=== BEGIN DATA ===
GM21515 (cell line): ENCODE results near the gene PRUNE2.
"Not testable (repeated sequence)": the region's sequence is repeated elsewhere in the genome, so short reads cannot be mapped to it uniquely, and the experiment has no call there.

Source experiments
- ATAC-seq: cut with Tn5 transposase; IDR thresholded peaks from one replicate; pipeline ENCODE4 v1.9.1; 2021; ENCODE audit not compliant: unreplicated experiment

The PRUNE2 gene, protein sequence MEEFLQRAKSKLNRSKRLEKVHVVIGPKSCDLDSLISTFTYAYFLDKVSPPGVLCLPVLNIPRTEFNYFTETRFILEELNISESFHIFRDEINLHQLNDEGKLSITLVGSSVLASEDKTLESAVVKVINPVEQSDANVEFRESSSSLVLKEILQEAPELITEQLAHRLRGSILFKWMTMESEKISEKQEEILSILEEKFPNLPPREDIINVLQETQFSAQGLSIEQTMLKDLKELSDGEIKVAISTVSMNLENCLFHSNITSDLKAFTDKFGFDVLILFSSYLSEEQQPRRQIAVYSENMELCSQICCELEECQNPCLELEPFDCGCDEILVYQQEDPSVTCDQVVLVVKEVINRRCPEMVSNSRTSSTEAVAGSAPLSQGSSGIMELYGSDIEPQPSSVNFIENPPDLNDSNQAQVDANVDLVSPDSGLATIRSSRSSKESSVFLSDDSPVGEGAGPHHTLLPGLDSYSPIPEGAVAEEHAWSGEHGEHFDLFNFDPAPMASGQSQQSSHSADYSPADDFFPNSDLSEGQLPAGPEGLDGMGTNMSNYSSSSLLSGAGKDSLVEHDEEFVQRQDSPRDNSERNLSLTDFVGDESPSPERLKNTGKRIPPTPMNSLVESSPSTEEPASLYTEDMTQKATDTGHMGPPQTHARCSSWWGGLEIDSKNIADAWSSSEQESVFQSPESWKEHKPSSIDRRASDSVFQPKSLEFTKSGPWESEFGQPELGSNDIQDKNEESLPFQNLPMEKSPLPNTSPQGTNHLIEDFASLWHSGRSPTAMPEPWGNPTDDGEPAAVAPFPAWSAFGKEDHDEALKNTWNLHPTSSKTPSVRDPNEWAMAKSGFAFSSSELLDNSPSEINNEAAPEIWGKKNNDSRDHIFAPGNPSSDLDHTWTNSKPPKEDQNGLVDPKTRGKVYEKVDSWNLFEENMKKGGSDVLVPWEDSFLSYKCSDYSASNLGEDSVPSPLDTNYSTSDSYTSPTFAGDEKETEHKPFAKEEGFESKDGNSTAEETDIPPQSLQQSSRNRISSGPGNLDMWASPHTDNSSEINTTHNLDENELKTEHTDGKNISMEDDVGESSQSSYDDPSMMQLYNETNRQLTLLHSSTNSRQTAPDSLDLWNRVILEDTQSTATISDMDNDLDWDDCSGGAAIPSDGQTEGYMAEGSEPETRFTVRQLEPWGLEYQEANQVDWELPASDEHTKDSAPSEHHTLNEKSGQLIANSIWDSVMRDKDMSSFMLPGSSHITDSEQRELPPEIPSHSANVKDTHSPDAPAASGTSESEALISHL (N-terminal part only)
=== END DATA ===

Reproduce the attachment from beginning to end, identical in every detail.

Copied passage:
GM21515 (cell line): ENCODE results near the gene PRUNE2.
"Not testable (repeated sequence)": the region's sequence is repeated elsewhere in the genome, so short reads cannot be mapped to it uniquely, and the experiment has no call there.

Source experiments
- ATAC-seq: cut with Tn5 transposase; IDR thresholded peaks from one replicate; pipeline ENCODE4 v1.9.1; 2021; ENCODE audit not compliant: unreplicated experiment

The PRUNE2 gene, protein sequence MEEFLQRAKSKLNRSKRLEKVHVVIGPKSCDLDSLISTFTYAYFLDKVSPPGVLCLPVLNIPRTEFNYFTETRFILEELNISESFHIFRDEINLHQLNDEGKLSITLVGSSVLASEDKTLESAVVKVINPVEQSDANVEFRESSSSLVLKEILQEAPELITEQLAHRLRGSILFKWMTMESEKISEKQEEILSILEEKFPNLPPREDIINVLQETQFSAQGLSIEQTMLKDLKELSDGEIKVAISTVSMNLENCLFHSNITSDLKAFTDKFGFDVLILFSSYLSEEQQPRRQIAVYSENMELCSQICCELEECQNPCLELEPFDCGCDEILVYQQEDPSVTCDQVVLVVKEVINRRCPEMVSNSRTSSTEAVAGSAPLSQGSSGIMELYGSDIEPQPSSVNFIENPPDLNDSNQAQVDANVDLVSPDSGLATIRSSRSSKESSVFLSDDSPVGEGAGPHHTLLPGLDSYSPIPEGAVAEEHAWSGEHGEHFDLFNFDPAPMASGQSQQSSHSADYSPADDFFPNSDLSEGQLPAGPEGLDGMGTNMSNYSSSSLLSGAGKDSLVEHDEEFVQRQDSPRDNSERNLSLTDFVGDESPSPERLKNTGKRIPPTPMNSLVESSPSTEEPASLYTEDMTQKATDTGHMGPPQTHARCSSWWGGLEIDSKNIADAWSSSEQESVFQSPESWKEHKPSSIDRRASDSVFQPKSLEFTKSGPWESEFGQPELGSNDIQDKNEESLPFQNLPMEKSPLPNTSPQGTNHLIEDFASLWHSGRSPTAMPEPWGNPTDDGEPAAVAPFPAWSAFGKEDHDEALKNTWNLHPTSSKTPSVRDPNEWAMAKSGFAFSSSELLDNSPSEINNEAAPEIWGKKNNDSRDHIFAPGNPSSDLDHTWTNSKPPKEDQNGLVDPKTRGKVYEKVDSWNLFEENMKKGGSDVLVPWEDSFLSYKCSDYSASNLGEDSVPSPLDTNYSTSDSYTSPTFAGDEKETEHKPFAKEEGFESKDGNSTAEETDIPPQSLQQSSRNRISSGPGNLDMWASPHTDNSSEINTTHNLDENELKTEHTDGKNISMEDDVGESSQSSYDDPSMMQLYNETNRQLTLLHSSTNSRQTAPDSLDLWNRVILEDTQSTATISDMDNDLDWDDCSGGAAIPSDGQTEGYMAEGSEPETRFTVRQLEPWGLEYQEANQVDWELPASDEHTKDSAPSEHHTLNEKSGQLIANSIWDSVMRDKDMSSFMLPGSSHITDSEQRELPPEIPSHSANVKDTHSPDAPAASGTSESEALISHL (N-terminal part only)